These were our immediate goals:

  1. Begin saving toward our 6 month savings fund. We already had a $2000 emergency fund in place, but we wanted to make sure we had several months covered for life’s uncertainties. This year has proven what a shocking reality that can be. 
  2. Save toward a “new” used car. Our daughter has just begun the driving adventure, and we will eventually need another set of wheels so she can use our old car. 
  3. Invest more and throw more toward paying off our house. We don’t have any other debts. 

It seems almost impossible to make these goals if you are living paycheck to paycheck like so many Americans. But let me tell you how we have managed to already save several thousand dollars toward the goals. 

Okay, the first is really unfair. We were able to sock our stimulus check directly into our savings fund, as we didn’t need it for immediate bills. 

But—the fun part—my husband and I have a little friendly competition going. We both have access to the EveryDollar app all the time and enter every transaction we make into the various categories as soon as we make a purchase. And neither of us wants to outspend the other. 

My husband will treat himself to In-and-Out burgers while at work. I will eat grapes in the car while on a long car trip to prove I don’t have to eat out. 

I will purchase flower starts for the garden instead of cheaper, slower seeds. My husband will spend the afternoon fixing the broken weed-eater instead of purchasing a new one.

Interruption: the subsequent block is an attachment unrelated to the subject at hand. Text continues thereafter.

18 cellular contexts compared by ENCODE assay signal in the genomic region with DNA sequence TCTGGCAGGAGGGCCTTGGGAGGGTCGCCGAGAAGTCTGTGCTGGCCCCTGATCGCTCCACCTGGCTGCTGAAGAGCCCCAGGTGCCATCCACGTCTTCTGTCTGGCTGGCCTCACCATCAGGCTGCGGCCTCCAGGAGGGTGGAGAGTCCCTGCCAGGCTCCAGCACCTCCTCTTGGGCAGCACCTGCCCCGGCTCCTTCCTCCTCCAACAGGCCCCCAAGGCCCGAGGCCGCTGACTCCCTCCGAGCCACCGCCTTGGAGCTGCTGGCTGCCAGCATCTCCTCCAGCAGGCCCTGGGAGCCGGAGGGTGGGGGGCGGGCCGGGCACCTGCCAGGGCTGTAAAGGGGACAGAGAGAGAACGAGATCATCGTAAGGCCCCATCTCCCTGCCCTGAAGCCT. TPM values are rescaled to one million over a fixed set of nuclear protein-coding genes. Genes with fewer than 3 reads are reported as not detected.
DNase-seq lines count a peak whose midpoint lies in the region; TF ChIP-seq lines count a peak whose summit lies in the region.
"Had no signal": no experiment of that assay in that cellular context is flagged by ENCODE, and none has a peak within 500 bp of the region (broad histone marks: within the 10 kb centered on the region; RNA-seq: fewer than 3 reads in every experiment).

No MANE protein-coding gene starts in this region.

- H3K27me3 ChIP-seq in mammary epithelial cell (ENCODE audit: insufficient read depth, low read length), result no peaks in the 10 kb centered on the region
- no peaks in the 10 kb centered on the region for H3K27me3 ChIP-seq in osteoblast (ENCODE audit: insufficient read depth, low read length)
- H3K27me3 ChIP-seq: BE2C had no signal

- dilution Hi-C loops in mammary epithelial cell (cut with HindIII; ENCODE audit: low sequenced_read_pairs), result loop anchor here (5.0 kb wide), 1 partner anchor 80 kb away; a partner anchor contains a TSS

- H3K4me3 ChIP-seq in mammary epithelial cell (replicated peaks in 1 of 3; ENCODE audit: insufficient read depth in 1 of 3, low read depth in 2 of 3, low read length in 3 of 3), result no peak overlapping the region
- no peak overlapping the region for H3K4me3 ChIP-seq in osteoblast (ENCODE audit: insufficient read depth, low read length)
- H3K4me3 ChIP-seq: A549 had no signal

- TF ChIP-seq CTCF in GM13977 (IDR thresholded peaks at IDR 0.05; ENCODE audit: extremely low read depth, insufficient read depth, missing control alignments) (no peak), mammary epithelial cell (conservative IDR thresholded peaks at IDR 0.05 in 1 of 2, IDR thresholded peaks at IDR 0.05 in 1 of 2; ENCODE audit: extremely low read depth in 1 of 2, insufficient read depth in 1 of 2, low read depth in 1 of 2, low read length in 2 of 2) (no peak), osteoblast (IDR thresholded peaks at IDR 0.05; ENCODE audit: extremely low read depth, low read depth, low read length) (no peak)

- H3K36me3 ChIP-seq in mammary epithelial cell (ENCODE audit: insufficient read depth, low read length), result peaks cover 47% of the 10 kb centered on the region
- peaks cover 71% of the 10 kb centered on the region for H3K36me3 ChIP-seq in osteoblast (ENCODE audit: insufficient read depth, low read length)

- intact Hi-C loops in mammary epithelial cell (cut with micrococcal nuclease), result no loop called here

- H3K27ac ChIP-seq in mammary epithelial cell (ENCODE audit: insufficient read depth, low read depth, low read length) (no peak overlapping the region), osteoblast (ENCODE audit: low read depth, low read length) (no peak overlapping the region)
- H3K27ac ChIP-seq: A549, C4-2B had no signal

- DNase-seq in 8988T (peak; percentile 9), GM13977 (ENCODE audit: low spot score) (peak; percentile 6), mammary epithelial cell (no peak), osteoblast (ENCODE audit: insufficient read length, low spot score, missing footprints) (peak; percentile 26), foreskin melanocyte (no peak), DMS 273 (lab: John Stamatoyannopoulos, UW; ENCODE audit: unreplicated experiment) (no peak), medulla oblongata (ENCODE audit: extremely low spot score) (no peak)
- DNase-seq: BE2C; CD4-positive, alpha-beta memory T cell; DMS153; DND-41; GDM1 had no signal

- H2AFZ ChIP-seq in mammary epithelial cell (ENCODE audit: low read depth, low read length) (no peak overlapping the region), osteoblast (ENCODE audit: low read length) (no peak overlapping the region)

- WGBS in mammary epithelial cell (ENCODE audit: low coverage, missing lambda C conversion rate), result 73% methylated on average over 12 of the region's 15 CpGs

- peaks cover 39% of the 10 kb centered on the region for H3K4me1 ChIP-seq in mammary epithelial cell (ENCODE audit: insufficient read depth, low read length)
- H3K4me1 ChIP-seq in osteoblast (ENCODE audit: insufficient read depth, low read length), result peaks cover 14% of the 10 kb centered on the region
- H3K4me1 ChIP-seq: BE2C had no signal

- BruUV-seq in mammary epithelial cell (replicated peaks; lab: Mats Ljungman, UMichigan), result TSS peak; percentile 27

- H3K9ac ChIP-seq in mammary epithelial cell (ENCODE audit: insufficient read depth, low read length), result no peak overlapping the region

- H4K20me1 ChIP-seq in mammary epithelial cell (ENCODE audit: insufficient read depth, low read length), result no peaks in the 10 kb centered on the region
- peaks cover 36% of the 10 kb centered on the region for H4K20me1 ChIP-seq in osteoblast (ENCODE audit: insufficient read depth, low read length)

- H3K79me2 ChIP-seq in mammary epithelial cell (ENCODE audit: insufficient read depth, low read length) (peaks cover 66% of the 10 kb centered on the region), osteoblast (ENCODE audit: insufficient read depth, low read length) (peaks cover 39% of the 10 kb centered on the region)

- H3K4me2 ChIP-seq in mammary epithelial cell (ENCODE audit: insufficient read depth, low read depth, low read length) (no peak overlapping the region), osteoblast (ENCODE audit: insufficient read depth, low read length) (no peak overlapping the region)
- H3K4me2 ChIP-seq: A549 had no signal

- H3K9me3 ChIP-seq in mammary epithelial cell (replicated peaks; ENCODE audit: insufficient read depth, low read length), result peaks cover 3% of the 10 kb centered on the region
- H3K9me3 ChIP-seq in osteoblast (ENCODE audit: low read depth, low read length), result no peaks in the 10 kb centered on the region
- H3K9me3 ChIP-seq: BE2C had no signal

For every dollar we spend, we hold each other accountable. And this accountability has created a mindset to save, to think twice about purchases, to consider what goals we have in place and why. Will we always have to be so crazy frugal? Of course not. We haven’t lived very frugally for years. But by doing so now, finally, we are starting to see an accumulation of money we can sock away toward our temporary savings goals, and eventually have a budget that allows for more investment and less dependence on our monthly income. 

If you are just beginning a true, honest, and thorough budget, here are some tips to get started.

  1. Be honest with yourself. Your financial records don’t lie. Spend time calculating expenses through receipts and statements to get an accurate picture of your current spending habits. 
  2. When you create your budget, don’t immediately cut the areas you feel are “too much.” You might be surprised that you really do have to spend that much for necessary purchases. 
  3. After several months, you can make adjustments to your expense amounts. Congratulate yourself for not spending so much money on clothes, restaurants, or your expensive hobby. Now put the extra toward your other goals. 
  4. And finally, find accountability, whether it’s a spouse, a friend, or a parent. Bad financial habits are like any other; sometimes they are hard to break and you need someone to support and encourage you. No shame in that. And you will win in the end.

Contributor’s opinions are their own. Always do your own due diligence before investing.